But I know some things that are relevant here. One, roughly 40 percent of the officials have been hired inside the last 10 years to replace a series of familiar veterans, which means that they haven't yet become fully familiar as faces and workers to the players, who pay little meaningful attention to anyone who hasn't worked conference finals games; and two, see number one. You may hate officials you can recognize (say, Scott Foster or Ken Mauer), but you hate them because you have seen them enough to recognize them. It's the Joey Crawford Theory, which used to be the Darell Garretson Theory—what you know, you hate just because you know so little else. Players don't spend a lot of time absorbing officials' tendencies or personalities as part of the job of working the officials any more, because now there are 75 of them and two-fifths of those are either newbies or deemed unworthy of their time.
Players desire the familiar because they offer a greater consistency and body of work, and they also snob-shop the way they do about other players. There is a limited but still discernible cache to having Zach Zarba work your game that Jason Goldenberg cannot offer because it is a subtle way of the league office saying, "This is one of the best we have and he needs to be on this game." Players may hate Foster out of familiarity of past perceived slights, but they're also used to him and can adjust to him as he adjusts to them. Example: The Golden State Warriors have been known to complain about Foster, yet they're 30-8 and 12-8 in the postseason with him since they stopped being competitively irrelevant in 2013. In 2020, when they were star- and victory-free, they saw him only twice because they got a steady parade of younger, less experienced officials, which they also found not to their liking.
In sum, it's hating someone based on familiarity, hating someone else who does the same work based on lack of familiarity, and then wishing you had the first one because of the very thing you hate them for. Psychotherapists get paid to untangle skull bubbles like this.
What is the point, you ask, wearying of such minutiae? Well, it's evidence of a dying art that actually helps make the games not be disciplinary trainwrecks. The idea of effectively working an official for one's health and benefit is a much diminished skill, and officials used to be better at talking players down off ledges as part of their own skill set but now seem less willing or permitted to do so. When you see an official and a player chatting during a free throw, that's good for the game, just as when you see someone call an official an unpleasant word, as Booker is alleged to have done, that largely isn't. The system, which had been adversarial by nature, is now adversarial by management fiat.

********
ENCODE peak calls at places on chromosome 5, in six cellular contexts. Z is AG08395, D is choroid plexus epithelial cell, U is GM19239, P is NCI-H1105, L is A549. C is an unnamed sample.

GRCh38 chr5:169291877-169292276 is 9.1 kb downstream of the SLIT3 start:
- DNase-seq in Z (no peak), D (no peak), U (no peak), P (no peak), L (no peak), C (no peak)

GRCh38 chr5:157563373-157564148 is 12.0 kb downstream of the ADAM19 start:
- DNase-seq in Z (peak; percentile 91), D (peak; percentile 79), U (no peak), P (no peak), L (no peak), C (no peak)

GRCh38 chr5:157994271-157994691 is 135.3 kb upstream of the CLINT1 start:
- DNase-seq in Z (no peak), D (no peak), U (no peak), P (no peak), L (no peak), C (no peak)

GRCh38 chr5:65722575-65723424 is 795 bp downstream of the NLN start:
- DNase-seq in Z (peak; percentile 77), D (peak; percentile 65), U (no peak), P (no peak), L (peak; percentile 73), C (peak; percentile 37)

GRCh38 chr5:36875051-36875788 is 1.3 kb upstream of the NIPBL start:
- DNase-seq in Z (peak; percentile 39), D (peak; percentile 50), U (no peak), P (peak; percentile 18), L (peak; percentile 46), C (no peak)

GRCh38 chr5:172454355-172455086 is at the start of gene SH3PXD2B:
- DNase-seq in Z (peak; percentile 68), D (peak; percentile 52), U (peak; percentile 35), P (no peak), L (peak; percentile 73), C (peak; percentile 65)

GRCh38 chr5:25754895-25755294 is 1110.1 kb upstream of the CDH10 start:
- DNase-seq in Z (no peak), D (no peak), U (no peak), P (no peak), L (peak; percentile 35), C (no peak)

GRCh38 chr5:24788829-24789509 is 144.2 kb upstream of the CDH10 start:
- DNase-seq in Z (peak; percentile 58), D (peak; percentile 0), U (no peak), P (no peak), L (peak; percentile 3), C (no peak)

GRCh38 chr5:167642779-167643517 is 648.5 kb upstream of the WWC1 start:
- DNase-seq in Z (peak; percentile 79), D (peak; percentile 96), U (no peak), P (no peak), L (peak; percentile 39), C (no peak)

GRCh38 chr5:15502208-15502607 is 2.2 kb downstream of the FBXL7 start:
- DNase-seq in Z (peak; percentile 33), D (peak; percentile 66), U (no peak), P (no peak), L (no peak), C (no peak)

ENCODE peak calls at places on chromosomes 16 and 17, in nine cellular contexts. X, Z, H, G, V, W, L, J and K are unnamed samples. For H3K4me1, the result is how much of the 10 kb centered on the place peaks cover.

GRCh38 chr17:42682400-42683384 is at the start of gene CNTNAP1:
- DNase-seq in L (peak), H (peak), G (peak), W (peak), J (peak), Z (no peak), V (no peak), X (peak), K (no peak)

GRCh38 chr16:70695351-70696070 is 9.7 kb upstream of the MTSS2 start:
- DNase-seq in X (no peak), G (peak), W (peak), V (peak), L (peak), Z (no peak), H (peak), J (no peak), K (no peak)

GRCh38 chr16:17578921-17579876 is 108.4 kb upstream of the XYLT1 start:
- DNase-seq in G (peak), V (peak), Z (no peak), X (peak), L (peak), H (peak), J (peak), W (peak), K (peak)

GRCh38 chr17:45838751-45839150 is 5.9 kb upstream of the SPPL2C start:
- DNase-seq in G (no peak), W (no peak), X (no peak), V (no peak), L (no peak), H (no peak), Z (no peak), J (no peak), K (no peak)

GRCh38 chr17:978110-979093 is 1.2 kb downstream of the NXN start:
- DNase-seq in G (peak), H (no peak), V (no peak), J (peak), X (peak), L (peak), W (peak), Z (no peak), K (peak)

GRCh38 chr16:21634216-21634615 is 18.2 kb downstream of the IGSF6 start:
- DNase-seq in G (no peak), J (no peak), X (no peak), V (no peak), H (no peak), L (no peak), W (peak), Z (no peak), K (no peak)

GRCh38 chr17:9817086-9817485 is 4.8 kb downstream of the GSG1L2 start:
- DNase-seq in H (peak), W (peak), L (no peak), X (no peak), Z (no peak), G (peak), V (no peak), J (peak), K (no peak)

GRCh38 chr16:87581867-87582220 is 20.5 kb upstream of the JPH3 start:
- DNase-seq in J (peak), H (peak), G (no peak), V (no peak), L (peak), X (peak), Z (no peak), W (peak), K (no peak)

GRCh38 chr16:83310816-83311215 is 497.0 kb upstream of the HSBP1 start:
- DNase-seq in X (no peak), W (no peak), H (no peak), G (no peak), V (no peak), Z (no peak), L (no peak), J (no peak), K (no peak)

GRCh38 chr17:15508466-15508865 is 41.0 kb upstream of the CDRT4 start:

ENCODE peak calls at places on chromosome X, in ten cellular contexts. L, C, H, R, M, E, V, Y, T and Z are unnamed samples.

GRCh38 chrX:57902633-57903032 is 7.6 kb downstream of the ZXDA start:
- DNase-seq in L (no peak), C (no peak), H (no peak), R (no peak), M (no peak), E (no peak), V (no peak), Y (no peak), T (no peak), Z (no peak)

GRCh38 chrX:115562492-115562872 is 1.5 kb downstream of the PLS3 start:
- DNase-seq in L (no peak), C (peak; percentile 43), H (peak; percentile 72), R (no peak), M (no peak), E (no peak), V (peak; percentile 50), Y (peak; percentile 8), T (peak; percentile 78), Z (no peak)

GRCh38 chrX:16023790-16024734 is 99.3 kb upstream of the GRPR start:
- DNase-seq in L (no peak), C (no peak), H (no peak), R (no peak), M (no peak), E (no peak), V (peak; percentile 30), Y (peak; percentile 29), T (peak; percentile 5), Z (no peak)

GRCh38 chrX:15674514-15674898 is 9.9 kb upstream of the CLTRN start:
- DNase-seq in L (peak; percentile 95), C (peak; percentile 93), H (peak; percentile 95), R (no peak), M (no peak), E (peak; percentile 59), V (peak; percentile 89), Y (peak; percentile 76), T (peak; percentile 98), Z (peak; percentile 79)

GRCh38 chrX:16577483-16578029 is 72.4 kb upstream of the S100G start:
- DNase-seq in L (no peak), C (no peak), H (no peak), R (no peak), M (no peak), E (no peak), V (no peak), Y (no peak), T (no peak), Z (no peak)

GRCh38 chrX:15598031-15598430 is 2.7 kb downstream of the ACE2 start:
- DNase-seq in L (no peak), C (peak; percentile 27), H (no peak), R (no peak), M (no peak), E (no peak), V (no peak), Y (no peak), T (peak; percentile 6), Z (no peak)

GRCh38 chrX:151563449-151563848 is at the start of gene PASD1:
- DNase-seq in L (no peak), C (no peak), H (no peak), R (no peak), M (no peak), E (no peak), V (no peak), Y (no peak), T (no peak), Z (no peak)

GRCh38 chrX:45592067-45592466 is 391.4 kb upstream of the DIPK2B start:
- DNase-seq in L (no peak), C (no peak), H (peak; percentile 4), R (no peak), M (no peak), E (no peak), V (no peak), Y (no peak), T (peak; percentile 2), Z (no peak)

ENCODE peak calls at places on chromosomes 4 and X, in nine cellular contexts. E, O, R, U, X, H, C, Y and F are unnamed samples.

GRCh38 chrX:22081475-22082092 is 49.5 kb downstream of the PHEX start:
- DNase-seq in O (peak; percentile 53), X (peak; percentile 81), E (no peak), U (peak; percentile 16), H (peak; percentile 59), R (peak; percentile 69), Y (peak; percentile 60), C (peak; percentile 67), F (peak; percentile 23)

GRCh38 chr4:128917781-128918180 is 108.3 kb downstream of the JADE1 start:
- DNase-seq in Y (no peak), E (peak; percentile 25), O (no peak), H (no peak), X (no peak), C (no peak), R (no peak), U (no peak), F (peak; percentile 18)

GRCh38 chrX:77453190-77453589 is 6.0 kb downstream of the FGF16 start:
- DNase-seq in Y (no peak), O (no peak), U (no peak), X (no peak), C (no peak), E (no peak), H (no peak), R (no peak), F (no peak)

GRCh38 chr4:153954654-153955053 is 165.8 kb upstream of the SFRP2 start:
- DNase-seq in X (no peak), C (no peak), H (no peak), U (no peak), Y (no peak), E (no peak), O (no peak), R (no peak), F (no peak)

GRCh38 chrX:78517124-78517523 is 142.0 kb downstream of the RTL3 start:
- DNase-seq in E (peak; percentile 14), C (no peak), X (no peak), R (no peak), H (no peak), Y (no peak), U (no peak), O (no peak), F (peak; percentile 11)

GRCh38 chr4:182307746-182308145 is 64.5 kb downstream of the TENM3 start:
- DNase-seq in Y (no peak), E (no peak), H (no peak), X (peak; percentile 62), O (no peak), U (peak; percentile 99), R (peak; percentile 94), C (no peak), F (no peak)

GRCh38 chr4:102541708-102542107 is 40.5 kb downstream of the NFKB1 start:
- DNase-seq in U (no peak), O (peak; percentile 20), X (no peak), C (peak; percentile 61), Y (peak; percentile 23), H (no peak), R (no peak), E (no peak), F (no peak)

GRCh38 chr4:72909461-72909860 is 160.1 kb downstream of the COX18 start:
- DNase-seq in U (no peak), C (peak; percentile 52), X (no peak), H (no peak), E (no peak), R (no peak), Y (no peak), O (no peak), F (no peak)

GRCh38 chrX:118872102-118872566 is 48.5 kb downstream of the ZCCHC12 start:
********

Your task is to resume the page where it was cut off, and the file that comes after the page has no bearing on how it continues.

As for the conspiracy theories advanced by Gobert and Mitchell, well, this presumes officials take game-fixing directions from the league office and have teams that are allowed to win and teams that aren't, in which case the system has profoundly broken down. If the whistles were on the take, Toronto wouldn't have been allowed to win the 2019 title, Golden State would have been jobbed out of its five title runs, and conversely the Los Angeles Lakers wouldn't have been permitted to stink for six consecutive seasons. Do the networks like selling the team in the city with 10 million potential viewers more than the city with 1.1 million? Of course. Are they granular enough managers to tell Jenna Schroeder to squeeze the shoes of the New Orleans Pelicans because it plays in the smallest TV market? Please. They can barely figure out how much air time to give Candace Parker.
The officials may be short on experience, common sense, and interpersonal skills because of insufficient training in those areas, but they are not empowered to roger teams. As we enter this largely undesired break in the action to risk a new COVID outbreak, consider that the Utah Jazz have more wins than any other team while ostensibly getting routinely hosepiped by the officials at every opportunity. Now if you want to say the refs suck, there's your evidence.